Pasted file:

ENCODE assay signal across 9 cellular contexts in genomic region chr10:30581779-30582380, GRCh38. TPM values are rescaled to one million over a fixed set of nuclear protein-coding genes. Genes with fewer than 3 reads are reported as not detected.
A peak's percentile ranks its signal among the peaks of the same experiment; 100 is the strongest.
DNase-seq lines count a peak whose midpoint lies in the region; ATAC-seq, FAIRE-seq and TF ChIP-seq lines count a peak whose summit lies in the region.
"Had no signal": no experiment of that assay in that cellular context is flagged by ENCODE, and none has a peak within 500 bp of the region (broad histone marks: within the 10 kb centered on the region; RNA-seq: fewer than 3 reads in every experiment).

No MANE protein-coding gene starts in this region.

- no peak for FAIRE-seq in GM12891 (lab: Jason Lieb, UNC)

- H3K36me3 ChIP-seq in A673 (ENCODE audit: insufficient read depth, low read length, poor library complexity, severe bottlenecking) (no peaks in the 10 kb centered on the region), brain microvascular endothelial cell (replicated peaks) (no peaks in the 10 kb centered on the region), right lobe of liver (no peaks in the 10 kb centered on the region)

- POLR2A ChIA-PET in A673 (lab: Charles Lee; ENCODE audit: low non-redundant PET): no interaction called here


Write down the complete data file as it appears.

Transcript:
ENCODE assay signal across 9 cellular contexts in genomic region chr10:30581779-30582380, GRCh38. TPM values are rescaled to one million over a fixed set of nuclear protein-coding genes. Genes with fewer than 3 reads are reported as not detected.
A peak's percentile ranks its signal among the peaks of the same experiment; 100 is the strongest.
DNase-seq lines count a peak whose midpoint lies in the region; ATAC-seq, FAIRE-seq and TF ChIP-seq lines count a peak whose summit lies in the region.
"Had no signal": no experiment of that assay in that cellular context is flagged by ENCODE, and none has a peak within 500 bp of the region (broad histone marks: within the 10 kb centered on the region; RNA-seq: fewer than 3 reads in every experiment).

No MANE protein-coding gene starts in this region.

- no peak for FAIRE-seq in GM12891 (lab: Jason Lieb, UNC)

- H3K36me3 ChIP-seq in A673 (ENCODE audit: insufficient read depth, low read length, poor library complexity, severe bottlenecking) (no peaks in the 10 kb centered on the region), brain microvascular endothelial cell (replicated peaks) (no peaks in the 10 kb centered on the region), right lobe of liver (no peaks in the 10 kb centered on the region)

- POLR2A ChIA-PET in A673 (lab: Charles Lee; ENCODE audit: low non-redundant PET): no interaction called here